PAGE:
that her performance is substandard. So, no quality work, no
salary increase. Why meet in person, when you can hide behind
technology to do your "dirty" work?
Copyright (c) 2006 Arlene
Vernon, HRx, Inc.
Looking in the Mirror
Okay, I'll admit to being a little
sarcastic. Times sure have changed when employers think that
all these tough decisions really don't affect live people who
have committed their time to work for an organization.
So, what does this mean to us? I'm
sure that none of you are communicating this ineffectively.
But we certainly could be relying on email and voice-mail communication
a little too much for delivering information that we're uncomfortable
communicating in person.
What about when you have to make
tough decisions regarding downsizing your staff, realigning
duties, cutting wages, decreasing benefits or increasing employee
benefits rates? These are not uncommon events in 2006. Have
you reflected back on how effectively you're sharing these deflating
messages? With benefits costs skyrocketing once again, even
if you're giving your employees wage increases, they could be
losing income. They've done the math.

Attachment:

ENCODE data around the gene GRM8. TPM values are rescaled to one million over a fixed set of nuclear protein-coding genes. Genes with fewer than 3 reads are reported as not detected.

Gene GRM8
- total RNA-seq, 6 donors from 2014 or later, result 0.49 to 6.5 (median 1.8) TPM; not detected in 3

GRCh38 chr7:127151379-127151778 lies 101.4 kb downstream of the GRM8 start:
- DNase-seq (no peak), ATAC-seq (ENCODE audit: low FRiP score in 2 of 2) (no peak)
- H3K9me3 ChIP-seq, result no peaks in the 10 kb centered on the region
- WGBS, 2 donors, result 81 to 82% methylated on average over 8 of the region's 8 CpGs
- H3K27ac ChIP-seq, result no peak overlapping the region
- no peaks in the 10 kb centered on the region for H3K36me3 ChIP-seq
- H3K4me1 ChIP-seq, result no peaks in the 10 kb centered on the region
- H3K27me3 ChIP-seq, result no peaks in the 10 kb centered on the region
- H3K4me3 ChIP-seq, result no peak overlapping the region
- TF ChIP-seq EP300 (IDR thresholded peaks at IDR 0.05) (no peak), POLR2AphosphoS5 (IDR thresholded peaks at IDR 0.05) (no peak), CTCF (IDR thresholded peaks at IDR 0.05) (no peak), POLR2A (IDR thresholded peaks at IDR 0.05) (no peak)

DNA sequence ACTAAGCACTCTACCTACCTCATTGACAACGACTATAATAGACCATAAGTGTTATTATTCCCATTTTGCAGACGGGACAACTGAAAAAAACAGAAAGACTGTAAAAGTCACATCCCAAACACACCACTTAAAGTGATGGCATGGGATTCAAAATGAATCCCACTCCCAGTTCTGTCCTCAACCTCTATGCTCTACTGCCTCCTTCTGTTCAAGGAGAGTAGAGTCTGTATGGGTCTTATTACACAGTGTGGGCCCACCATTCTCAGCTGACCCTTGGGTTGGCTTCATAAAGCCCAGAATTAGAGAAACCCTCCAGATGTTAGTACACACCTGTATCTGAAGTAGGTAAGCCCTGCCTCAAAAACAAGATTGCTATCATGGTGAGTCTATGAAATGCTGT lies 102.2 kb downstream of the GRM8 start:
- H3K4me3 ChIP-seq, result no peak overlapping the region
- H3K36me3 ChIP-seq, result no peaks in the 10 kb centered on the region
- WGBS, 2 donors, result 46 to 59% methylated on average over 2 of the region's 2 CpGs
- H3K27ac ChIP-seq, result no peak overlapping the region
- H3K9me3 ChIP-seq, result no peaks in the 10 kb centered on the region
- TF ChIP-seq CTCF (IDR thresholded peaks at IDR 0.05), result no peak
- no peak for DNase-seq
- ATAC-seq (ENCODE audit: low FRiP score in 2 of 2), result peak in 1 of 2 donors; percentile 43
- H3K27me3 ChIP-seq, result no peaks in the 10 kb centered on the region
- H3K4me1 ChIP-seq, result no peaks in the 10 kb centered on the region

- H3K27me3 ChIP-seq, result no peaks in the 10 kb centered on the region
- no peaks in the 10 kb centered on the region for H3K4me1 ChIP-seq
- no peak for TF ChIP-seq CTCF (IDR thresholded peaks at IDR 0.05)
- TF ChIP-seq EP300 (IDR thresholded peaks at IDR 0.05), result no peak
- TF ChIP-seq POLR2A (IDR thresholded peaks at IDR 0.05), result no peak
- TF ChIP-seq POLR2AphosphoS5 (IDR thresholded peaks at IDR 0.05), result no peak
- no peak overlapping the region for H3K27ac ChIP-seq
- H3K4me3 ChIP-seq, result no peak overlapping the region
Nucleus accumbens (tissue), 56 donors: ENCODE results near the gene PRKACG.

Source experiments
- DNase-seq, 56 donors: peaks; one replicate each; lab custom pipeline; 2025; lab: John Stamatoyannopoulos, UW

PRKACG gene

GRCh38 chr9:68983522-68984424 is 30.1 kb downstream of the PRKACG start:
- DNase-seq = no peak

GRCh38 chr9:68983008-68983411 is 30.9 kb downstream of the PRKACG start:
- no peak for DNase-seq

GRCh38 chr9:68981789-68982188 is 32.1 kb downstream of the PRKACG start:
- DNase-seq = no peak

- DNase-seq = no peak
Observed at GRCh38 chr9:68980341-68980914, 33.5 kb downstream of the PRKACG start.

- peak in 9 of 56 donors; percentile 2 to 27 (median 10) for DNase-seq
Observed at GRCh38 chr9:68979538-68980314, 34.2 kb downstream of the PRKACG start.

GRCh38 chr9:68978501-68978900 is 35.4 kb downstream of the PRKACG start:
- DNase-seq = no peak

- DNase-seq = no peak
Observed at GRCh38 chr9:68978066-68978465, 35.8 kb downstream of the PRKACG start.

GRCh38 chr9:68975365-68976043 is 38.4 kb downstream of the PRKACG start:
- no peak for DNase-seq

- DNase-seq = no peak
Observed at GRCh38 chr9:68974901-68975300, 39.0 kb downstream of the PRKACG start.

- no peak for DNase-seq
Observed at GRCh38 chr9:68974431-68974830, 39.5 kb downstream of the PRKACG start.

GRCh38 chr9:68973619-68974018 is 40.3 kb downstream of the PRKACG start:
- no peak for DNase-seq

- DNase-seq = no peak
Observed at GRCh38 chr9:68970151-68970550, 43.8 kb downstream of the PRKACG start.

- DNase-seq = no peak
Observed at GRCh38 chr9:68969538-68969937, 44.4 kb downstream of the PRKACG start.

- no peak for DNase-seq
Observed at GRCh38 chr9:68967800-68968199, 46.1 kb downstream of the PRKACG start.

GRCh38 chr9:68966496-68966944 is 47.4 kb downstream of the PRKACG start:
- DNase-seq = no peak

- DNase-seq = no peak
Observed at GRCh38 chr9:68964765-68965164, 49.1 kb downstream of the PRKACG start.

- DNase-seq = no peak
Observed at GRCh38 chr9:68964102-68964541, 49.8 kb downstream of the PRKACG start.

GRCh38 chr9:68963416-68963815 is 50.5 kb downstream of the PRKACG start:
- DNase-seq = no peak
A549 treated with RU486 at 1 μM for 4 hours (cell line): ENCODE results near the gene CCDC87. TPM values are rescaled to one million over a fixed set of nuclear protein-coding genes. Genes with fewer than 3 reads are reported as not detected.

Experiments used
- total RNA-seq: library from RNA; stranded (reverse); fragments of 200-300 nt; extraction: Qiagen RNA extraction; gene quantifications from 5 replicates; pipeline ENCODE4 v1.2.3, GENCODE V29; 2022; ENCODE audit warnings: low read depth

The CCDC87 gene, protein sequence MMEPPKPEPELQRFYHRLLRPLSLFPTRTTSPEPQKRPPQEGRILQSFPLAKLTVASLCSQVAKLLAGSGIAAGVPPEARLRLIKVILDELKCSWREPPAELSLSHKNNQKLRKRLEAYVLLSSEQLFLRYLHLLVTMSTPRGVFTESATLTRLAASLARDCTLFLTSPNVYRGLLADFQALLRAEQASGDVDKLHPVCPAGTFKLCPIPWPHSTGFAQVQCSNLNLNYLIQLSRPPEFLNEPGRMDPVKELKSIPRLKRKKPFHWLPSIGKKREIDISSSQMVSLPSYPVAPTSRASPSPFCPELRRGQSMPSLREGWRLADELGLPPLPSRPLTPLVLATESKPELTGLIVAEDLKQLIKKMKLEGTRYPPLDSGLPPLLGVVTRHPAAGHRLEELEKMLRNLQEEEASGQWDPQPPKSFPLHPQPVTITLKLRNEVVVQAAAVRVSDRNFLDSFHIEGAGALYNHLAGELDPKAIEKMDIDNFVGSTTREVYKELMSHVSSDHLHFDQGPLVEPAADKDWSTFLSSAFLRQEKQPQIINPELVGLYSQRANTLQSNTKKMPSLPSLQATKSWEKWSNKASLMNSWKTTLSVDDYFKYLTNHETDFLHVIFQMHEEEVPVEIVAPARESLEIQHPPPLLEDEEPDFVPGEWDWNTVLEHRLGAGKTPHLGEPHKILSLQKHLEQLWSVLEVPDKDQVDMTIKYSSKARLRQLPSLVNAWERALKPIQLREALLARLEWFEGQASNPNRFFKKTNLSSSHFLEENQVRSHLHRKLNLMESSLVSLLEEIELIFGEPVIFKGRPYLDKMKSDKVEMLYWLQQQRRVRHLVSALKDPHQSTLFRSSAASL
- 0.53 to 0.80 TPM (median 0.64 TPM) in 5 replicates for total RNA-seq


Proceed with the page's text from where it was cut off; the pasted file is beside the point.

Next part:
It's important to consider not only
how decisions are made but how they are communicated to your
human resources -- and what the impact of that communication
is on their personal lives, work morale, productivity and employee
retention. We spend so much time making the tough decisions;
do we spend sufficient time communicating them effectively to
all affected parties?
Look back at the past six months
in your organization. What important messages did you send to
your employees, how was the information sent and how was the
news received? Did your communication get the results you expected?
If not, was it the message or the delivery?
Ask around and get others' opinions
on the matter. Then take these results into consideration with
your next "big" communication. If your method of communication
was blasted across the media, as was Radio Shack's, how would
you feel? They said that they informed their employees "as
respectfully as we could." Well, we all know that's ridiculous,
but somehow they missed the obvious. Could you?
Before I forget, here's a key mistake
made by Minneapolis- based Northwest Airlines. NWA hired a consulting
firm to create a book of money-saving tips to help their laid
off employees. Somehow, no one read the entire 101 tips and
the list was very insulting. Included in the list were these
clothes and toys for your kids from friends and relatives.
Ask your doctor
for samples of prescriptions.
Don't be shy
about pulling something you like out of the trash.
Very respectful tip,
that last one.
Copyright (c) 2006 Arlene Vernon,
Vernon, PHR, partners with small businesses as their Human Resource
Xpert to create their HR systems and solve their HR problems.
If you have gaps in your HR operation, have an employee problem
to solve, or want to enhance your managers' skills, call Arlene
today. Learn how HRx can save you time and help you avoid costly
HR mistakes. HRx, Inc., Eden Prairie, MN 55344, 952-996-0975,
Inc. respects your privacy and does not give out or sell subscriber